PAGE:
- August 21, 2012
There will be no Julian Tuwim’s Street
The Lithuanian Supreme Administrative Court quashed the local government of Vilnius’s decision on naming one of the streets in the area after Julian Tuwim. The decision is final and it’s not subject to appeal.
The decision was appealed against by the former representative of the local government of Vilnius, Jurgis Jurkevičius, who is one of the candidates of the Social Democratic Party for the autumn parliamentary elections. His successor, who is, on the other hand, a representative of the right-wing conservative party, did not withdraw the case from the court, even though only in January the Vilnius Regional Administrative Court had agreed with the government of Vilnius.
The subject of the dispute over Tuwim were his merits for Lithuania. The Ministry of Interior’s regulation on naming of streets, building and other objects provides that street patrons must be merited for the country. Therefore, Jurkevičius first demanded the cancellation of the decision taken in Aprillast year, which granted naming the so-far unnamed, 9-kilometer-long grovel road in Zujūnų after Julian Tuwim.
The inhabitants of Zujūnų opposed to it. They gathered 108 signatures in support of the Tuwim’s street, and on 22 July 2012 the local government took the unanimous decision to reject the Jurkevičius’ claim for merit of Tuwim for Lithuania. He did not give up and the case came to court.
However, the local government managed to convince the court that this Polish poet is merited for Lithuania, because famous Lithuanian poets, i.e. Martynas Vainilaitis, Eduardas Mieželaitis and Jonas Aistis, imitated his works. Therefore, the court dismissed Jurkevičius’ complaint, but his successor as governor of the Vilnius district, Audrius Skaistys, exercised his right to appeal and he appealed against the decision to the Supreme Court.
Tuwim’s merits for Lithuania weren’t a problem anymore, since the Court saw some procedural violations. The judgment of the court shows that the administration of the Vilnius district had failed to fulfill the formalities of reporting the project to the government together with an explanatory letter. Because of this failure, the Lithuanian Supreme Administrative Court quashed the government’s decision.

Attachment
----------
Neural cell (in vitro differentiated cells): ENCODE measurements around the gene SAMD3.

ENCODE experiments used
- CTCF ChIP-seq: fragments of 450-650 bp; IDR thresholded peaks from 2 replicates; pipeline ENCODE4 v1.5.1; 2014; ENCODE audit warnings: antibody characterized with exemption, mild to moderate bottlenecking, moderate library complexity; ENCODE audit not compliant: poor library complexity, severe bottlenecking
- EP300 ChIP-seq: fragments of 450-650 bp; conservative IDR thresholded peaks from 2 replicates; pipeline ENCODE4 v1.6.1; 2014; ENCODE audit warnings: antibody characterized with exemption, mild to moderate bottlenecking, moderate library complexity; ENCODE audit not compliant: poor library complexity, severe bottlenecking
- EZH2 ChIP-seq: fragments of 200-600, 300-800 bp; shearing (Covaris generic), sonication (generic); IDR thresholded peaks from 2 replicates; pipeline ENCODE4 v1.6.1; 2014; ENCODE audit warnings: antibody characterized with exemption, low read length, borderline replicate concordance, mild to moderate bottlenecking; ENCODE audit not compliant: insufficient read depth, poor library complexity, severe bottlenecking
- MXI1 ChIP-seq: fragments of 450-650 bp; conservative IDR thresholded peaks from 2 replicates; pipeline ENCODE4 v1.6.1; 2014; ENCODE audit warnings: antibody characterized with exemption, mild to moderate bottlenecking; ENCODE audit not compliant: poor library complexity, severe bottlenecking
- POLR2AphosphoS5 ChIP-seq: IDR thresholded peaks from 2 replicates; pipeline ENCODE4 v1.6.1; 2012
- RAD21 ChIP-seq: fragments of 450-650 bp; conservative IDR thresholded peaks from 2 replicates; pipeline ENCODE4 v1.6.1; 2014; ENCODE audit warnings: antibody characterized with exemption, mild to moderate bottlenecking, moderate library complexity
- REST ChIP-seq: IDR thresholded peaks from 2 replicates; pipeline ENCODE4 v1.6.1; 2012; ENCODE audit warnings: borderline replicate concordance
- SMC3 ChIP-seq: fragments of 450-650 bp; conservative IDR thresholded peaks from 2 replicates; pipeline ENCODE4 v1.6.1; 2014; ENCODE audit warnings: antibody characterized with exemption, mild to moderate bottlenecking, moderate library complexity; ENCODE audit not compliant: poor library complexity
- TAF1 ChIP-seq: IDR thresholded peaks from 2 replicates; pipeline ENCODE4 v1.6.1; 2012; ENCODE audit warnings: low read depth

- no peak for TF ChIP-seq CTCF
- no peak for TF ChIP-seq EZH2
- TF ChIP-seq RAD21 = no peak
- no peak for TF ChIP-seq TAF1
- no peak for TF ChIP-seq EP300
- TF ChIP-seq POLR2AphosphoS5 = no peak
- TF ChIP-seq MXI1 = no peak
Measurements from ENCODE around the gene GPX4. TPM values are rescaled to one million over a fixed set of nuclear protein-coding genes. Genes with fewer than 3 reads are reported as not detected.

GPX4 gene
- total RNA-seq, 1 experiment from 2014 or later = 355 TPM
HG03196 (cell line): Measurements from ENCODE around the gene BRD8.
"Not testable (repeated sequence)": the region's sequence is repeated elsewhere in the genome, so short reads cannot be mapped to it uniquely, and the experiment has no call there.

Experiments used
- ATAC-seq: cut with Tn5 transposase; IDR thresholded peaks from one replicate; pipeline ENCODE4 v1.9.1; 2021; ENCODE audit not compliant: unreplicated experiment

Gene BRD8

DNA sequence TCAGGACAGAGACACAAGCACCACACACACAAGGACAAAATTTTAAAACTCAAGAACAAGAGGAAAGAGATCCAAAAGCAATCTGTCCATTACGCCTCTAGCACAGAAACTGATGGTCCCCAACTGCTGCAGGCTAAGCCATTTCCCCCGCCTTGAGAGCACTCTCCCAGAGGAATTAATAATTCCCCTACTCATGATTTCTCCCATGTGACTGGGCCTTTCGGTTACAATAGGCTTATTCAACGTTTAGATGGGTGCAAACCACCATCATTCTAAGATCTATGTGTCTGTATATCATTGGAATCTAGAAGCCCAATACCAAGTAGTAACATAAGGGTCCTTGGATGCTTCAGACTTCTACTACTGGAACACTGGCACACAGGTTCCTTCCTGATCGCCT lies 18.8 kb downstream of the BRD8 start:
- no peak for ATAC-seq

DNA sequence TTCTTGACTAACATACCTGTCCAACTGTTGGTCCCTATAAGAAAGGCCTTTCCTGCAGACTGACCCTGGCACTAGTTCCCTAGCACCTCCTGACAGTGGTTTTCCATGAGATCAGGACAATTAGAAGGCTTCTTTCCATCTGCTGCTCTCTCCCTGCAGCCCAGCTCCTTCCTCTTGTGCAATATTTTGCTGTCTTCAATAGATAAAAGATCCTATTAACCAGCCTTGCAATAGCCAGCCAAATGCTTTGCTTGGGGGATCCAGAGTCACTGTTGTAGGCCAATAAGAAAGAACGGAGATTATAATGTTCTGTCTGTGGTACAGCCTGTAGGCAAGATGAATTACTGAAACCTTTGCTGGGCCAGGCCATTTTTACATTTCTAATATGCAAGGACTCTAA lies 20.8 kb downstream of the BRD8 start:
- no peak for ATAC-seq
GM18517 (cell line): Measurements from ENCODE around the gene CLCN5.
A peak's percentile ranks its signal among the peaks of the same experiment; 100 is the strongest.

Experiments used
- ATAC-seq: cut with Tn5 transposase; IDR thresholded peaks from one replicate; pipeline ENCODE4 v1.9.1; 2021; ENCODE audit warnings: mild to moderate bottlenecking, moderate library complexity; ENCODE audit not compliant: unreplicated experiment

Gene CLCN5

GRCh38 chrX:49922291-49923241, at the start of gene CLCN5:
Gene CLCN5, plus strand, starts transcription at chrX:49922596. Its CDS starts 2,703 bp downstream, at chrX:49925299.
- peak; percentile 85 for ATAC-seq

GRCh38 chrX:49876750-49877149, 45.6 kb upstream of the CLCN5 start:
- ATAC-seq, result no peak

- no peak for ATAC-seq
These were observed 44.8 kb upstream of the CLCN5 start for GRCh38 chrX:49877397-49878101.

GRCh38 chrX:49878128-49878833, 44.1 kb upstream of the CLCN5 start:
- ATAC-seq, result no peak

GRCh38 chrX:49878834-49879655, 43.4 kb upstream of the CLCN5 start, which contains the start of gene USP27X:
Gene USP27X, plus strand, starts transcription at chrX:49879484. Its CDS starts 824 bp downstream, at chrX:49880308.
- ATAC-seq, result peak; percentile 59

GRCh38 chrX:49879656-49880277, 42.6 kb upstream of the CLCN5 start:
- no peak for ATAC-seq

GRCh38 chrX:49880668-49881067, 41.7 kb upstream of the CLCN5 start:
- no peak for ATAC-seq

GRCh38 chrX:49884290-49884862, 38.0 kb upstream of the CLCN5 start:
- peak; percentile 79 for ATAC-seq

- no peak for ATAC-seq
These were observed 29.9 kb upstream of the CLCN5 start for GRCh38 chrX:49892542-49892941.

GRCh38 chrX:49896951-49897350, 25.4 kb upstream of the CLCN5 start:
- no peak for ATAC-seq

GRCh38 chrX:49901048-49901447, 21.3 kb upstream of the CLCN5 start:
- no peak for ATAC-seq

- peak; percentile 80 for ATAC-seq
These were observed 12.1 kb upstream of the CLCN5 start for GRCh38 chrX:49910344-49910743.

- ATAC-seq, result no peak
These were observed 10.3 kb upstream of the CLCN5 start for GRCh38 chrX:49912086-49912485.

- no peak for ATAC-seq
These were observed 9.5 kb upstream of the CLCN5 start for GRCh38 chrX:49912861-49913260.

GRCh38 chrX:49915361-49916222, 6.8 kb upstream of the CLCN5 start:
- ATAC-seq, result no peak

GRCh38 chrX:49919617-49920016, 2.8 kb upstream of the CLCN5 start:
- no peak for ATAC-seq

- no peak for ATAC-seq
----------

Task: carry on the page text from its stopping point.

As we informed before, the idea of naming the street after Julian Tuwim came from the initiative of local villagers of Balandiskiu, Maskoliski, Pustalowki, Pilikany and Lejcie, across which runs the road. These villages are mainly inhabited by Poles. The case started simple, with no ethnic or political subtext.
‘First of all, we wanted to name the street that had no name’, told us a year ago Anna Polewicz, one of the initiators of naming the street after Polish poet. ‘I didn’t even suspect that this name will trigger such a reaction and this witch-hunt.’
As Mrs. Anna told us, a few years ago she received a piece of land in Zujūnų from her mother, so she came back to the countryside with her husband and decided to build a house there. When the house was built, Mrs. Anna asked the county to issue a number for it. Then it turned out that her house cannot have a number, because the street has no name. Then, Mrs. Anna filled an application to get a name for it.
‘First, I wanted this street to be named after Mickiewicz or Slowacki, but it turned out that there already are such streets in the municipality. Then, I thought about Tuwim, because just then I read his “Pan Hilary” to my son. It’s why I typed his name to the application. And now, when the name was approved and we got house numbers, all of a sudden somebody didn’t like it and they want to change it’, the initiator of street naming told ‘Kurier’ about the case.
Julian Tuwim was a poet, writer, author of vaudeville shows, sketches and operetta libretti and lyrics, one of the most popular poets of the interwar period. His father – Izydor – came from Calvary on the border of Lithuania and Poland, and his mother – Adela of Krukowski – was born in Lithuania in Marijampole.
Tłumaczenie Ewelina Zarembska w ramach praktyk w Europejskiej Fundacji Praw Człowieka, www.efhr.eu. Translated by Ewelina Zarembska within the framework of a traineeship programme of the European Foundation of Human Rights, www.efhr.eu.